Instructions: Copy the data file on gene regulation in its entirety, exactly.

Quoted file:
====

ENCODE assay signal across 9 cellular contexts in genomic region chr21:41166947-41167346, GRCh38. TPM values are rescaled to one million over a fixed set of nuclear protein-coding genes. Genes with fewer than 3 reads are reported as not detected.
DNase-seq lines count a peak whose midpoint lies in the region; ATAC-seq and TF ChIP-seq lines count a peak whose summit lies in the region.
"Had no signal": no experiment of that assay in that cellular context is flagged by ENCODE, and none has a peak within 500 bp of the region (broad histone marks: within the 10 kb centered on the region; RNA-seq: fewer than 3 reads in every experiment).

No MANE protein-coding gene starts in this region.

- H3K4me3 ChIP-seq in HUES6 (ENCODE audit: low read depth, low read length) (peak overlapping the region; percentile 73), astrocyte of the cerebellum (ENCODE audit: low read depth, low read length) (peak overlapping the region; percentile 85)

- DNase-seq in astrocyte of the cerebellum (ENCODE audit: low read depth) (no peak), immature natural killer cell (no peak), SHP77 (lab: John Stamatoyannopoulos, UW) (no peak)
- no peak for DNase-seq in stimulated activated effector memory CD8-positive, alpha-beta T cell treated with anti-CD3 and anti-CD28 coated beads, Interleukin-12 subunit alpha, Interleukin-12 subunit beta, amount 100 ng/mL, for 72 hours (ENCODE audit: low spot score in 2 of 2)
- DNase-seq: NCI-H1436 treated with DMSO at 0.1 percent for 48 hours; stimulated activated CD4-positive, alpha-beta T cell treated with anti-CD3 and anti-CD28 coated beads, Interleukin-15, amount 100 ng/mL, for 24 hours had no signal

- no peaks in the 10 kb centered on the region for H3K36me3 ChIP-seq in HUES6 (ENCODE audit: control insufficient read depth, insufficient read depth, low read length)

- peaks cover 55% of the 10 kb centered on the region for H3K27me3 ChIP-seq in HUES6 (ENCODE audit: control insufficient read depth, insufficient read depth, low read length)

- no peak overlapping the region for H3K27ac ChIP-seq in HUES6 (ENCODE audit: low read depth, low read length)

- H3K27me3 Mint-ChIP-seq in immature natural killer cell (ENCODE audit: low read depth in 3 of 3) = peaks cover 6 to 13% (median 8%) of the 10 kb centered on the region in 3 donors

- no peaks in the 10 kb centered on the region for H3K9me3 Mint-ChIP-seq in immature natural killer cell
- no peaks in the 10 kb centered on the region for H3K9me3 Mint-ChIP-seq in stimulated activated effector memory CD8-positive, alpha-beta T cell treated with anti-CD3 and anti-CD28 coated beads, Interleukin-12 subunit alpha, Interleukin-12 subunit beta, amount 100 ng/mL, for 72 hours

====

ENCODE assay signal across 9 cellular contexts in genomic region chr21:41166947-41167346, GRCh38. TPM values are rescaled to one million over a fixed set of nuclear protein-coding genes. Genes with fewer than 3 reads are reported as not detected.
DNase-seq lines count a peak whose midpoint lies in the region; ATAC-seq and TF ChIP-seq lines count a peak whose summit lies in the region.
"Had no signal": no experiment of that assay in that cellular context is flagged by ENCODE, and none has a peak within 500 bp of the region (broad histone marks: within the 10 kb centered on the region; RNA-seq: fewer than 3 reads in every experiment).

No MANE protein-coding gene starts in this region.

- H3K4me3 ChIP-seq in HUES6 (ENCODE audit: low read depth, low read length) (peak overlapping the region; percentile 73), astrocyte of the cerebellum (ENCODE audit: low read depth, low read length) (peak overlapping the region; percentile 85)

- DNase-seq in astrocyte of the cerebellum (ENCODE audit: low read depth) (no peak), immature natural killer cell (no peak), SHP77 (lab: John Stamatoyannopoulos, UW) (no peak)
- no peak for DNase-seq in stimulated activated effector memory CD8-positive, alpha-beta T cell treated with anti-CD3 and anti-CD28 coated beads, Interleukin-12 subunit alpha, Interleukin-12 subunit beta, amount 100 ng/mL, for 72 hours (ENCODE audit: low spot score in 2 of 2)
- DNase-seq: NCI-H1436 treated with DMSO at 0.1 percent for 48 hours; stimulated activated CD4-positive, alpha-beta T cell treated with anti-CD3 and anti-CD28 coated beads, Interleukin-15, amount 100 ng/mL, for 24 hours had no signal

- no peaks in the 10 kb centered on the region for H3K36me3 ChIP-seq in HUES6 (ENCODE audit: control insufficient read depth, insufficient read depth, low read length)

- peaks cover 55% of the 10 kb centered on the region for H3K27me3 ChIP-seq in HUES6 (ENCODE audit: control insufficient read depth, insufficient read depth, low read length)

- no peak overlapping the region for H3K27ac ChIP-seq in HUES6 (ENCODE audit: low read depth, low read length)

- H3K27me3 Mint-ChIP-seq in immature natural killer cell (ENCODE audit: low read depth in 3 of 3) = peaks cover 6 to 13% (median 8%) of the 10 kb centered on the region in 3 donors

- no peaks in the 10 kb centered on the region for H3K9me3 Mint-ChIP-seq in immature natural killer cell
- no peaks in the 10 kb centered on the region for H3K9me3 Mint-ChIP-seq in stimulated activated effector memory CD8-positive, alpha-beta T cell treated with anti-CD3 and anti-CD28 coated beads, Interleukin-12 subunit alpha, Interleukin-12 subunit beta, amount 100 ng/mL, for 72 hours